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Smile! It's a new logo!

So, Pepsi has taken a long, hard look at its brand and decided it needs jazzing up. The classic red, white and blue mark takes a trip to the food blender to create a series of 'smiles' that look like someone stirred the paint tin with a stick. According to Advertising Age, "A 'smile' will characterise brand Pepsi, while a 'grin' is used for Diet Pepsi and a 'laugh' is used for Pepsi Max." Wow.

The Pepsi brand was long overdue a refurbish. On the shelf it looked tired and dated, and frankly the Arnell Group has done a wonderful job in creating a sleek, modern look for the beverage and its related brands. It takes a brave (or foolish) company to mess with such a recognisable mark - people seem to react at an emotional level when something that tethers them to the world is changed, seemingly at random. Another beverage maker found out to its cost that customers can be pretty fickle. When The Coca-Cola Company rolled out 'New Coke' - the unofficial name for an 'improved', sweeter formulation - in 1985, sales dropped off a cliff and didn't pick up again until the original formula was re-introduced three months later.

Reaction to Pepsi's new design has been mixed, but it's doubtful that there'll be anything approaching the kind of outrage that might force it to reintroduce the older look and feel. Simply put, the brand doesn't have the iconic status of the Coca-Cola script face. When Turner Duckworth recently revamped Coca-Cola's branding, it was limited to a gentle evolution, adding the word 'classic' to the stylish Gotham sans serif typeface from Hoefler & Frere-Jones. Pepsi has had more room to manoeuvre and more scope to be bold. The end result is a success in understated design.

Where I take issue is with this ridiculous talk of smiles. I could be wrong, but the new logo looks to me like a talented designer was prodding at the original with a stick, trying to see how it could be taken to the next level, and hit a winning streak. The account managers must have fretted about how they could sell this to Pepsi (clients love a concept). Saying, 'Hey we were just messing around and look what we did!' sounds a little unprofessional and is right up there with suggesting that your cousin Vinny could knock you up a pretty decent website using FrontPage. Squinting and holding the printouts at different angles, one of them must have said, "Hey, Bob, does this look like a€¦ smile to you?" Excited, Bob must have gushed, "Say, Cindy, I think you might have hit on something there!" followed by high fives, whooping and maybe a chest bump or two among the team.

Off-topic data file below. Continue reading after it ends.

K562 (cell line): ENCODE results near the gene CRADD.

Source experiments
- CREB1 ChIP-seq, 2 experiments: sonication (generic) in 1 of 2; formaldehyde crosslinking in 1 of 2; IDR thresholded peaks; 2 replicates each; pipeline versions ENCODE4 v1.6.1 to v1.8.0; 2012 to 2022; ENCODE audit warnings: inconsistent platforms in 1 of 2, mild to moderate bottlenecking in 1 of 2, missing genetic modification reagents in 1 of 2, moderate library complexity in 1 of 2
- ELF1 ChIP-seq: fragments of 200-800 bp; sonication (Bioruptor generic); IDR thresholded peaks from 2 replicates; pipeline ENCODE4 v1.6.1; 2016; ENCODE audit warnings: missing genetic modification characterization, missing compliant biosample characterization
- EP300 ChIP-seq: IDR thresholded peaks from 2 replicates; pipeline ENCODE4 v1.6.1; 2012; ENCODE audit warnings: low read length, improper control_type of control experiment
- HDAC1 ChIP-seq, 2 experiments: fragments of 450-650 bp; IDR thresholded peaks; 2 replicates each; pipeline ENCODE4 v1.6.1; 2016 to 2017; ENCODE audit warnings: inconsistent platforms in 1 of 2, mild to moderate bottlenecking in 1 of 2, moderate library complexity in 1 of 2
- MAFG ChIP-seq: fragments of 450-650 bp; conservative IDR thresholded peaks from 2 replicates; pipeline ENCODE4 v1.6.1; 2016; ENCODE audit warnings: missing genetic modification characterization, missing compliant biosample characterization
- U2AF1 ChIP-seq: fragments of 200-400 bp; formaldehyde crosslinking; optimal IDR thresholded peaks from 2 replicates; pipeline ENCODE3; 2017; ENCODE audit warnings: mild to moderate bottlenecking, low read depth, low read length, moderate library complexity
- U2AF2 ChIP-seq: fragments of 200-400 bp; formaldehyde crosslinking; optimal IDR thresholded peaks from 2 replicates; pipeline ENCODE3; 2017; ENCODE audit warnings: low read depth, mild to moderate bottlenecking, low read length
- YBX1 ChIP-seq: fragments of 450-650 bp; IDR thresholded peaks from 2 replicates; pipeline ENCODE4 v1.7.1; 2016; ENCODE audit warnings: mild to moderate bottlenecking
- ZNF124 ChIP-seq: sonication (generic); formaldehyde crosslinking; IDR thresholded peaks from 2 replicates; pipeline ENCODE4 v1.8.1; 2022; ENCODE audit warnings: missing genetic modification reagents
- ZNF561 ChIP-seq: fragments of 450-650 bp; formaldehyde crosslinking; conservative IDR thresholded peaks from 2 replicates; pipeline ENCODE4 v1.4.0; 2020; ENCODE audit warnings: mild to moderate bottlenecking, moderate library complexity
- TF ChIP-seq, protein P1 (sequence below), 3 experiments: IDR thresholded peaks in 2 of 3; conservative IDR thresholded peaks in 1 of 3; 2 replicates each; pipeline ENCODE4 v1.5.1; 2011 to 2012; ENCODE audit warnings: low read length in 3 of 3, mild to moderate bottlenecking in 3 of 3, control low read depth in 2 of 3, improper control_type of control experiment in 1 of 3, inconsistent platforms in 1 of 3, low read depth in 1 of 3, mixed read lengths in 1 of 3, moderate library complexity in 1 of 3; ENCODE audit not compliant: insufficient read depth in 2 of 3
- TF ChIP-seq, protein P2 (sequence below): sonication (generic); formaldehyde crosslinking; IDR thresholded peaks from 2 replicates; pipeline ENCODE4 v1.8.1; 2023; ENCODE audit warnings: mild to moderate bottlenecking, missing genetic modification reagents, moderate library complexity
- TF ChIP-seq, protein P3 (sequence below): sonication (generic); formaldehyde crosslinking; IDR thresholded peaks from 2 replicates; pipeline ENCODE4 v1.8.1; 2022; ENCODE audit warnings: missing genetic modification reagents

That scenario is pure guesswork on my part, and for all I know the logo did emerge from a lengthy research and development project looking at smiles. But this kind of retroactive concept wrapping happens all the time at every level of design, and what I want to know is why it's hushed up like a relative who likes to play with himself at family gatherings?

There should be no shame in shrugging when the client asks you what your inspiration was, and saying that it just sort of came to you. Designers of the world, it's time to stand up and assert your right that messing around in Illustrator is as valid a creative route as branding agency mumbo jumbo! Aimless experimentation is the new black!

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The Creative Bloq team is made up of a group of design fans, and has changed and evolved since Creative Bloq began over a decade ago. The current website team consists of five people: Editor Kerrie Hughes, Deputy Editor Rosie Hilder, Deals Editor Beren Neale, Senior News Editor Daniel Piper, Digital Arts and Design Editor Ian Dean, and Staff Writer Amelia Bamsey. The 3D World and ImagineFX magazine teams also pitch in, ensuring that content from 3D World and ImagineFX is represented on Creative Bloq.